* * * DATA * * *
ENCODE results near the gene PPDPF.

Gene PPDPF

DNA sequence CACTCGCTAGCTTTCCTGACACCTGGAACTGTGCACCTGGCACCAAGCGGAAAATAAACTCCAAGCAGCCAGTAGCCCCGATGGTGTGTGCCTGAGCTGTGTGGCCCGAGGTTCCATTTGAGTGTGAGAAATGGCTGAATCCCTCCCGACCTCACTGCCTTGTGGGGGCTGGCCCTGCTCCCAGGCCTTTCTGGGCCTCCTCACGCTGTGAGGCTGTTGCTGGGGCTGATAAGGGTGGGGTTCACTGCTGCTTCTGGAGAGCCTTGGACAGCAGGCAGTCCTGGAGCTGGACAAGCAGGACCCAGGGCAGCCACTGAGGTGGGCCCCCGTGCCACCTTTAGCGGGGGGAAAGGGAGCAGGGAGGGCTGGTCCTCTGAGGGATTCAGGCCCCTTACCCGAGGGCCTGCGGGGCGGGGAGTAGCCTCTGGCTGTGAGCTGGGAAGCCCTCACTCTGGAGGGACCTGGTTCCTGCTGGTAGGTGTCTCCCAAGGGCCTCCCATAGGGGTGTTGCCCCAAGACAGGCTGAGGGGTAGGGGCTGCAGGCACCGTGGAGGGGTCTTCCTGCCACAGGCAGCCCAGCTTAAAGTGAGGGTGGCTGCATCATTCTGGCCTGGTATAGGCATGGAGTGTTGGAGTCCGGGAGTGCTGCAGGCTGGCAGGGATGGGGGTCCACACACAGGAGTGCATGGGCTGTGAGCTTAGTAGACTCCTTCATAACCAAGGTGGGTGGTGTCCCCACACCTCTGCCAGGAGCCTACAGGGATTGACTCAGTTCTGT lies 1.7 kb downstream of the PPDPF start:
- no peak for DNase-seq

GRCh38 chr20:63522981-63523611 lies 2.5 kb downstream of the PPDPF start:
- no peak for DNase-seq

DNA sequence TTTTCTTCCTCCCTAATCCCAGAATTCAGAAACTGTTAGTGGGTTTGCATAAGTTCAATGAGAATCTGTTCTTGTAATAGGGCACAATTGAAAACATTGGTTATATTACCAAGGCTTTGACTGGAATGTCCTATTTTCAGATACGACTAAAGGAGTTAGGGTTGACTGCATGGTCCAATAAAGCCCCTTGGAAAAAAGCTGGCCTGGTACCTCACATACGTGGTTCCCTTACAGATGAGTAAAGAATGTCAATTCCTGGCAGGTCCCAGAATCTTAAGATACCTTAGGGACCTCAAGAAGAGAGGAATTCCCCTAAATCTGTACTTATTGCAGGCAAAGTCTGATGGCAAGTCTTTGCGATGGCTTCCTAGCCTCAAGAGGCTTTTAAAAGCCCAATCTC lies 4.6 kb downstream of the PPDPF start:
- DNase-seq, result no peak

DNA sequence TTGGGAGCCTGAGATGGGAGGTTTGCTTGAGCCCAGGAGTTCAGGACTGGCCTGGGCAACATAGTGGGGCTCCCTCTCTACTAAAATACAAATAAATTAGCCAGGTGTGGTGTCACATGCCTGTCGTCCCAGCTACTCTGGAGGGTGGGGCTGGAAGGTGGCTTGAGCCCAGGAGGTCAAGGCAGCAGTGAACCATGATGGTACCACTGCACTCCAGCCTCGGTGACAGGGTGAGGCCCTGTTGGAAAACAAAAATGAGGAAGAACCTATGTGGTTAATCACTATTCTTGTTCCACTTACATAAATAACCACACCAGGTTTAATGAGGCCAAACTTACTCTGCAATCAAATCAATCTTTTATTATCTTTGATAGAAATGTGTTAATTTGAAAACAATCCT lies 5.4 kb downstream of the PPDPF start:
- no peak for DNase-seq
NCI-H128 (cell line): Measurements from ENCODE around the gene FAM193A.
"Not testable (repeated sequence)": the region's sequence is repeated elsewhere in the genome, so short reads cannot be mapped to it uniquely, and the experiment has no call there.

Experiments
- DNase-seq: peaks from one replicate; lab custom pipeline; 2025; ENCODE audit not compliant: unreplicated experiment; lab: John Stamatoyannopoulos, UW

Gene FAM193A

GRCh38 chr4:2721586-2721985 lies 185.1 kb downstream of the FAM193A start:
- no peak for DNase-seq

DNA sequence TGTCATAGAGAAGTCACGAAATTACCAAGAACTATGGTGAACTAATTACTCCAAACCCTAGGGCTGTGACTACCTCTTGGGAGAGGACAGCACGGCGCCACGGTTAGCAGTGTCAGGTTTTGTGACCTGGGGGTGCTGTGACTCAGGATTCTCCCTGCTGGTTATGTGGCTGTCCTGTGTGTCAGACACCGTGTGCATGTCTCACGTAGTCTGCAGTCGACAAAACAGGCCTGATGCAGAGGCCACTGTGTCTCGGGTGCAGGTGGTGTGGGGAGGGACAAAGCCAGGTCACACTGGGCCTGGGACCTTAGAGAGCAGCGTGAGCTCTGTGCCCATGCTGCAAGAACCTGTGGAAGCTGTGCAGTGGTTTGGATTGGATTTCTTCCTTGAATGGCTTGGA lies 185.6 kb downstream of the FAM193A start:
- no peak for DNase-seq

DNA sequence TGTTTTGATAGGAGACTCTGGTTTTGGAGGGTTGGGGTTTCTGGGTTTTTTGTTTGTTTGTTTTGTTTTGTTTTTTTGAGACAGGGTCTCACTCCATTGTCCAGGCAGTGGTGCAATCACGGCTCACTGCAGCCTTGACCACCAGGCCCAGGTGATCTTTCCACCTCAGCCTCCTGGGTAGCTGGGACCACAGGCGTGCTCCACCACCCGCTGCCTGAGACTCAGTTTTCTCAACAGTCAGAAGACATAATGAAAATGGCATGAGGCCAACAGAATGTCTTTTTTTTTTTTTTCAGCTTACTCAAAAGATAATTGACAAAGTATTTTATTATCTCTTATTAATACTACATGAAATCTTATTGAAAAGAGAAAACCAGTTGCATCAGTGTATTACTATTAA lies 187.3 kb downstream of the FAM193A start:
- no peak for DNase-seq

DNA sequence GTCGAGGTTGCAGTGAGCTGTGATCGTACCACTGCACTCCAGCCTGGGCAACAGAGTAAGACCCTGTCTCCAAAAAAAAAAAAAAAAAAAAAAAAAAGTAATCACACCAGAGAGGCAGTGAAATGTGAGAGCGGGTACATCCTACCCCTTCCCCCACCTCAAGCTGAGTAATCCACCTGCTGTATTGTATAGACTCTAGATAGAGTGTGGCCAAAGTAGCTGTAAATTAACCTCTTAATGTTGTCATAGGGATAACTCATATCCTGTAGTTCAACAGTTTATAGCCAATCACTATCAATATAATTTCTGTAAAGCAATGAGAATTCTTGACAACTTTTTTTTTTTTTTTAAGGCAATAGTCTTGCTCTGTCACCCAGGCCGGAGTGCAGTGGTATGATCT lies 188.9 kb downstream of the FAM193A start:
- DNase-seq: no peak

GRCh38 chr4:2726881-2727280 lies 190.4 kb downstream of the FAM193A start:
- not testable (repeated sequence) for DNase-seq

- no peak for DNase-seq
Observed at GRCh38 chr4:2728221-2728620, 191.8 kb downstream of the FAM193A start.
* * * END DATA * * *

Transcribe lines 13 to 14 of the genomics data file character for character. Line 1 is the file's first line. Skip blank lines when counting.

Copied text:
Experiments
- DNase-seq: peaks from one replicate; lab custom pipeline; 2025; ENCODE audit not compliant: unreplicated experiment; lab: John Stamatoyannopoulos, UW